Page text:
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The Hunger Games: Mockingjay Part 2




It begins quietly and with difficulty speaking, a problem that persists as the narrative progresses. Throughout The Hunger Games series, protagonist Katniss Everdeen (Jennifer Lawrence) has struggled to be heard or acknowledged as more than a pawn or puppet. This continued interest in the voiceless and powerless has been a consistent element of the series’ grim dystopia. Mockingjay Part 2 continues this conceit as Katniss repeatedly tries to assert her own identity and agency, yet is continually co-opted and coerced by President Alma Coin (Julianne Moore) and Plutarch Heavensbee (Philip Seymour Hoffman, in his final role). Katniss’ struggle allows the viewer to appreciate revolution and combat from a ground level, as director Francis Lawrence stages many gripping and even shocking set pieces, yet never loses sight of the individual journey. Attention is given to other characters such as Peeta Malark (Josh Hutcherson), Gale Hawthorne (Liam Hemsworth) and Finnick Odair (Sam Claflin) to allow other views and responses, while Panem in the grip of war is presented consistently and convincingly by production designer Philip Messina and DOP Jo Willems. Where many an action franchise presents violence as redemptive or at least cathartic, Mockingjay Part 2 suggests that violence may not be an answer. The coda feels like a partial cop out and is not entirely convincing, as the viewer may be left with a sense of disquiet and non-completion. But that may well be the point – whether the Games end or not, freedom and agency remain circumscribed. In daring to present this lack of resolution, The Hunger Games stands out from many of its contemporaries not only in its female-centred narrative, but also its willingness to suggest that courage, determination and compassion may not ultimately lead to a happy ending.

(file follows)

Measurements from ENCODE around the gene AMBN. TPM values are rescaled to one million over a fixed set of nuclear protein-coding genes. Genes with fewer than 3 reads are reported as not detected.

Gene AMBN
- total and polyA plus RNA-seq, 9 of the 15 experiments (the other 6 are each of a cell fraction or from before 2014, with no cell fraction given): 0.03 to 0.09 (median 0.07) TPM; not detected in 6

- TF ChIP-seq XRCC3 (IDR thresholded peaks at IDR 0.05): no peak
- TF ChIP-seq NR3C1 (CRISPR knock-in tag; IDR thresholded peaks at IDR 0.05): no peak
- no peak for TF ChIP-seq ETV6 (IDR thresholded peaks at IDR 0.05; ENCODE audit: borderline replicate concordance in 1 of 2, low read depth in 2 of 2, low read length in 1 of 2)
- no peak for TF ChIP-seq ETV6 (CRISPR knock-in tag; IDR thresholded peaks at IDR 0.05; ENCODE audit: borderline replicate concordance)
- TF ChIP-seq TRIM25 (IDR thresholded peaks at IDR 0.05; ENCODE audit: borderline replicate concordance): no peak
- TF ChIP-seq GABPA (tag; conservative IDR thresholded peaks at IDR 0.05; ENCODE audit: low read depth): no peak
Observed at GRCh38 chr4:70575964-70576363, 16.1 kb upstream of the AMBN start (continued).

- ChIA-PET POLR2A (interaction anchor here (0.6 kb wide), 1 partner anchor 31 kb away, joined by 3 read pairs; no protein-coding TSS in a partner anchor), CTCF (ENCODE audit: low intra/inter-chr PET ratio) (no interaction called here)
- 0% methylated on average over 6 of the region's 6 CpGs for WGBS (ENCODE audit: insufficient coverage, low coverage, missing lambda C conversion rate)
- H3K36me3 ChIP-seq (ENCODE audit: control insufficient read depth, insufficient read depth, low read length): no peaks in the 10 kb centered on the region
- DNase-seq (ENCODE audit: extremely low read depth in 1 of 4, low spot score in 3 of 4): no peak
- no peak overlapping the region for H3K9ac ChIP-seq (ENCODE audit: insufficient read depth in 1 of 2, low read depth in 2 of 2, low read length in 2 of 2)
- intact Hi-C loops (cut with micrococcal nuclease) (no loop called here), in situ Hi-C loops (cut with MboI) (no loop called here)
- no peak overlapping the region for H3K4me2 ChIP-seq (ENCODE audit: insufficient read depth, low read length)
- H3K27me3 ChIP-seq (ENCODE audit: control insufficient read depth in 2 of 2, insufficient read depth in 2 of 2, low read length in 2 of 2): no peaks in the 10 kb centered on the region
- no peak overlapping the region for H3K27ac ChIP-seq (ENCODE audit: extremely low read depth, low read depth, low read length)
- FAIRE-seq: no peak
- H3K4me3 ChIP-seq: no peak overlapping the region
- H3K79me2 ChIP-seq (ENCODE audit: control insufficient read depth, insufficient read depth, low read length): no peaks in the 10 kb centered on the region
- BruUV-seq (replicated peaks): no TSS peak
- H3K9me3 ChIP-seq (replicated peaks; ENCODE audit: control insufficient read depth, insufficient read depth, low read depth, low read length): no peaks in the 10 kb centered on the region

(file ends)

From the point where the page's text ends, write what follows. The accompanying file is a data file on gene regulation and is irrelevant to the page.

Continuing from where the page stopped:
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  1. […] The Hunger Games: Mockingjay Part 2 […]

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